concerned with this function.
3. Integration – Adjustment and conflict in society is
maintained by the legal system or the law.
4. Latency (Pattern Maintenance) – maintenance of
basic patterns or norms/values in society.
Socializers or institutions responsible for
socialization perform this role. For example – family,
education, religion. Religion was the most
important for Parsons.
21. Pattern Variables – in order to understand how
society changed and evolved over time, Parsons
compared traditional and modern societies by using
Pattern Variables A and Pattern Variables B.
TRADITIONAL SOCIETY MODERN SOCIETY
25. Like the Functionalists, conflict theory is a
structural or Macro- sociological perspective.
However, this is their ONLY similarity.
Marxism offers a radical or revolutionary
alternative to Functionalism.
Their MAIN tenet is that society is in a perpetual
state of conflict because there are different groups
with different needs and interests.
According to Tischler (2007, 21), conflict theorists
view society as constantly changing in response
to social inequality and social conflict.
26. Conflict is normal and desirable
Social equilibrium or order is the dominant or
ruling class ploy of maintaining control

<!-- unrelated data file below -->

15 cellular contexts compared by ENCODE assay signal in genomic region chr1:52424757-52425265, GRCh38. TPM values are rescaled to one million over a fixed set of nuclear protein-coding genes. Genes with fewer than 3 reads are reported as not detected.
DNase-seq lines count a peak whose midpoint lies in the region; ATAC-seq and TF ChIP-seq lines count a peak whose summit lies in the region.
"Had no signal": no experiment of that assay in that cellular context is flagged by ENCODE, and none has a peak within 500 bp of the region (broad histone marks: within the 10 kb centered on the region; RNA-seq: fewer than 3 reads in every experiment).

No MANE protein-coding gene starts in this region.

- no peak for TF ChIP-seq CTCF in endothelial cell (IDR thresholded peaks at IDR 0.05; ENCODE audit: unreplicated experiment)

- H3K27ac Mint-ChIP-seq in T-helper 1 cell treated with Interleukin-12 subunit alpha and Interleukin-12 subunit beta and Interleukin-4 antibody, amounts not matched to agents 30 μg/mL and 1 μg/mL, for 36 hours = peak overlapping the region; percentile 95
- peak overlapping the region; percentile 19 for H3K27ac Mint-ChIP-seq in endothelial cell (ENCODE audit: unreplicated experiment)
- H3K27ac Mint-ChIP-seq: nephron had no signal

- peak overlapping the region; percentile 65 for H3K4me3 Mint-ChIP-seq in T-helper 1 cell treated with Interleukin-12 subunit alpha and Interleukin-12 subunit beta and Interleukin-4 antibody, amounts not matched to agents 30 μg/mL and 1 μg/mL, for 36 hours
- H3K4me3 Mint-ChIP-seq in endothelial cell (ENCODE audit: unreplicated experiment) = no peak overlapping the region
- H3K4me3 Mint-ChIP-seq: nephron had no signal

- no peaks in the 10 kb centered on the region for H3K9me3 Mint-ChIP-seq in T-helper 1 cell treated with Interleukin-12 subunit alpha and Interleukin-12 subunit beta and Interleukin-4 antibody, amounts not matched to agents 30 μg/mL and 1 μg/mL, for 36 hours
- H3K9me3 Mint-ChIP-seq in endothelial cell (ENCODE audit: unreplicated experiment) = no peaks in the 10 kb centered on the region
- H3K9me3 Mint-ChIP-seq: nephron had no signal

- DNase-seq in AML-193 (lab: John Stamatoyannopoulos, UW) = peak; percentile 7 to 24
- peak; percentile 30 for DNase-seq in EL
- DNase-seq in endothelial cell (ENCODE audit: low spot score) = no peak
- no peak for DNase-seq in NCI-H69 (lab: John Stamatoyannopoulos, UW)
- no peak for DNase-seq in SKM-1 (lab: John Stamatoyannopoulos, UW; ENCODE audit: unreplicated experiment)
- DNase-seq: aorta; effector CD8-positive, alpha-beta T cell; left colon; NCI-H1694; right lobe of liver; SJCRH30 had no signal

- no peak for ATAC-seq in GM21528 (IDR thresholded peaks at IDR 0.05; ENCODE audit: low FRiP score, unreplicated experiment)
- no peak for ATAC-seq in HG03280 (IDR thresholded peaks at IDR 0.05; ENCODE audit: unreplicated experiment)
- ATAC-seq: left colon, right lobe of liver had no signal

According to Marxists, there are two groups in
› Ruling Class (BOURGEOISIE or Capitalists)
› Lower/Subordinate Class (PROLETARIAT or
History always had two groups opposing each
other with differing interests (dialectic
27. Conflict theory has been condemned
by several critics:
› Too ideologically based
› Too economically deterministic
› There are more than two classes (growing
30. While Functionalism and Marxism insist that
the structure or institutions are responsible
for the manner in which individuals behave,
social action or interpretive perspectives see
structure as being influenced by the action of
Max Weber challenges the view that society
exists outside or independently of the
31. Social Action or Individual Behaviour should
be the focus of the study of society.
THE PROTESTANT ETHIC AND THE SPIRIT
OF CAPITALISM (1904)
Social Action is an action carried out by an
individual to which a person attached meaning.
It is as a result of conscious thought where an
individual logically and rationally gives a reason
to an action in a public sphere.
Verstehen – understanding of the meaning
attached to an action.
32. Also remembered for his work on Bureaucracies.
A bureaucracy was the dominant institution on
It is a rational organization with a hierarchy of paid,
full-time professionals who formed a top-down chain
Bureaucracies are everywhere – government,
Humans rationally & logically think before they
Saw three spheres that affect life – economic,
political and cultural.
33. Symbolic Interactionism (by George H Mead)
Society is the product of interaction between
people which takes place through the use of
symbols which have meaning for the individuals
34. Dramaturgy (by Erving Goffman)
It is the belief that life is a stage and we
are all players or actors. We are not our
“real” selves in public.
35. Ethnomethodology (by Harold Garfinkel)
Society has a particular order in life based on
certain rituals that people use in order to make
sense of their world.
36. Phenomenology (Alfred Schutz)
How people make sense of their environment
and surroundings by classifying objects based
on their understanding.